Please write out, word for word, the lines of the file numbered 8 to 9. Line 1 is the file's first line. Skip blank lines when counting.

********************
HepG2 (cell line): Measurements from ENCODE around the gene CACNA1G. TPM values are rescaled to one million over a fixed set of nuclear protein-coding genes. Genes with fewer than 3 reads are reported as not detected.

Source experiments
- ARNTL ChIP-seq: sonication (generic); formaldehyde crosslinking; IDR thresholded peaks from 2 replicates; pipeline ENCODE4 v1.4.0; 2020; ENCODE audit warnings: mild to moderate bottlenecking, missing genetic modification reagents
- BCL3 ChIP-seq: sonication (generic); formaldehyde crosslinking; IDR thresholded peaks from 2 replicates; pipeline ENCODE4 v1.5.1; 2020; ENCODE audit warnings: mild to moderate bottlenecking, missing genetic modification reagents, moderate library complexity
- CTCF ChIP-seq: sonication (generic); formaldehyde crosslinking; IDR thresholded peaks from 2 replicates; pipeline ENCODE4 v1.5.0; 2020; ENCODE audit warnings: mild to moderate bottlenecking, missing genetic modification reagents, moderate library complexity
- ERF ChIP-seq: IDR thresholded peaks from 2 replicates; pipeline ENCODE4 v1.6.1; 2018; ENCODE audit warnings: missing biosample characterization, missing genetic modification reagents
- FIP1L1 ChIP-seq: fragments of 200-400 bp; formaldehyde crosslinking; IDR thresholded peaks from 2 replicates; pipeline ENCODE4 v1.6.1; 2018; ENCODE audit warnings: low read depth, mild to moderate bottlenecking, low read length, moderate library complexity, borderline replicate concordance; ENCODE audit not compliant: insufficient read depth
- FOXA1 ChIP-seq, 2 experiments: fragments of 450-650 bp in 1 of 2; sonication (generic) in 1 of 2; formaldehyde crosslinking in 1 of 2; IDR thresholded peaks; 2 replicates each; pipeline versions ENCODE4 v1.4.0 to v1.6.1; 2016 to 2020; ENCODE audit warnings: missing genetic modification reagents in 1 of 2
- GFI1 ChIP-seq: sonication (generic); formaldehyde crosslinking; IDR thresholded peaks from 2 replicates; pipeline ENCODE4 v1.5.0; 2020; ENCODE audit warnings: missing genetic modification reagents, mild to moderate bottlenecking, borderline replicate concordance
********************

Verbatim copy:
- FOXA1 ChIP-seq, 2 experiments: fragments of 450-650 bp in 1 of 2; sonication (generic) in 1 of 2; formaldehyde crosslinking in 1 of 2; IDR thresholded peaks; 2 replicates each; pipeline versions ENCODE4 v1.4.0 to v1.6.1; 2016 to 2020; ENCODE audit warnings: missing genetic modification reagents in 1 of 2
- GFI1 ChIP-seq: sonication (generic); formaldehyde crosslinking; IDR thresholded peaks from 2 replicates; pipeline ENCODE4 v1.5.0; 2020; ENCODE audit warnings: missing genetic modification reagents, mild to moderate bottlenecking, borderline replicate concordance